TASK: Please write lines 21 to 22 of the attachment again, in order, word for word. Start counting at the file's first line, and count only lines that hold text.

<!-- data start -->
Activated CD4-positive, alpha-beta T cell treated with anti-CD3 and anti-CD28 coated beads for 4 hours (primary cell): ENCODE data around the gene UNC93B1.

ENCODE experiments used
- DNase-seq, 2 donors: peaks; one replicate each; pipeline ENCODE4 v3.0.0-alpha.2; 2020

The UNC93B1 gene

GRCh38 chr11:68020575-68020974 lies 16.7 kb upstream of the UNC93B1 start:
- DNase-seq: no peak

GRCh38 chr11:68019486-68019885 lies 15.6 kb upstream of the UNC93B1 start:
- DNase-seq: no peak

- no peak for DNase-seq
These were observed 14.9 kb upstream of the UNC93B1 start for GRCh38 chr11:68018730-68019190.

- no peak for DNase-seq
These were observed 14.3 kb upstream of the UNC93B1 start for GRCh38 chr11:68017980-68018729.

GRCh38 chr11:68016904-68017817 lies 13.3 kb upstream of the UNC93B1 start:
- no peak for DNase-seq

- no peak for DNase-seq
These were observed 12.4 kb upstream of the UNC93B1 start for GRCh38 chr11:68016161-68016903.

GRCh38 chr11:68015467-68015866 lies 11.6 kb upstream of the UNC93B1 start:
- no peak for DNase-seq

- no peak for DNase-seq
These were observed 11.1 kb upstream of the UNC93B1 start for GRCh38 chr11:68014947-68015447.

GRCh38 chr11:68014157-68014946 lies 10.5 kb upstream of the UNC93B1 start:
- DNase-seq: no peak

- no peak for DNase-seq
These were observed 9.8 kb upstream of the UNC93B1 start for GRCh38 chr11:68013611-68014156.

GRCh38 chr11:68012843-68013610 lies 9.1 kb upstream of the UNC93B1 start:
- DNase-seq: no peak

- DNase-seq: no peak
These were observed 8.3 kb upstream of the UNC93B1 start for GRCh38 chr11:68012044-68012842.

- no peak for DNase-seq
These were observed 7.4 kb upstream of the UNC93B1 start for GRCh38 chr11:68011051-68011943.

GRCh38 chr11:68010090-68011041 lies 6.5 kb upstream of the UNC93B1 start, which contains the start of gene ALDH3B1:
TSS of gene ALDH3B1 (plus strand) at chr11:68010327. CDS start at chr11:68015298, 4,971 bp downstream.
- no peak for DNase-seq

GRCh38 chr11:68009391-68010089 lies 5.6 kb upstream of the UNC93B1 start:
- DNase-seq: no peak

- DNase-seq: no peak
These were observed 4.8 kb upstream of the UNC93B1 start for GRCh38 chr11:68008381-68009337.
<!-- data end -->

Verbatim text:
GRCh38 chr11:68014157-68014946 lies 10.5 kb upstream of the UNC93B1 start:
- DNase-seq: no peak